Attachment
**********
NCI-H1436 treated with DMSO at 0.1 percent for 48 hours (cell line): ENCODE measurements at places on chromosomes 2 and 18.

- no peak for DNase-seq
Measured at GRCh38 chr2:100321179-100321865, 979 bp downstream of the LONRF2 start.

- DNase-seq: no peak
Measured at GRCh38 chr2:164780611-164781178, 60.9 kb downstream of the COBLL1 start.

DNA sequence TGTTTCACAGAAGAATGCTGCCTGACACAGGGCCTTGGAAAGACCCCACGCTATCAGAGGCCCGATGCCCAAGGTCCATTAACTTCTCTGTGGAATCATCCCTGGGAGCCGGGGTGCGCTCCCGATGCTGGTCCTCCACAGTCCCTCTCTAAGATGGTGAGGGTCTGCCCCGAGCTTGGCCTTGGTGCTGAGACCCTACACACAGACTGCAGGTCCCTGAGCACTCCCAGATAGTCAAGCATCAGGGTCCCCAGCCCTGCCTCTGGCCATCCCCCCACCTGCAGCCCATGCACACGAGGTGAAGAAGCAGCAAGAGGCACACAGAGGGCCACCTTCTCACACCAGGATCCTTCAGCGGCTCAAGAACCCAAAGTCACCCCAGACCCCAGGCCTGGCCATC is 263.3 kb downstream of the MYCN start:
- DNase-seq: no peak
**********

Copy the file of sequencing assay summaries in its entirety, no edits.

NCI-H1436 treated with DMSO at 0.1 percent for 48 hours (cell line): ENCODE measurements at places on chromosomes 2 and 18.

- no peak for DNase-seq
Measured at GRCh38 chr2:100321179-100321865, 979 bp downstream of the LONRF2 start.

- DNase-seq: no peak
Measured at GRCh38 chr2:164780611-164781178, 60.9 kb downstream of the COBLL1 start.

DNA sequence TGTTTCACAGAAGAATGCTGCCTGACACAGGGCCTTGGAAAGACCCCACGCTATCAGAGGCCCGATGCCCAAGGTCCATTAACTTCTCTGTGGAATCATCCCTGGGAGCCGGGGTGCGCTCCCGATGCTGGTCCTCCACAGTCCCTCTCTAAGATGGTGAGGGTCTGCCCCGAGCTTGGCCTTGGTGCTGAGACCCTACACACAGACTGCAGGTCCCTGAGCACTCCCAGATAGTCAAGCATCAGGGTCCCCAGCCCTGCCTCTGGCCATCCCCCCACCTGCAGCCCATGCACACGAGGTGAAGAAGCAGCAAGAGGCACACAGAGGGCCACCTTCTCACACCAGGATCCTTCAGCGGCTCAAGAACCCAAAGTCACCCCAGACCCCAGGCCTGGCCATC is 263.3 kb downstream of the MYCN start:
- DNase-seq: no peak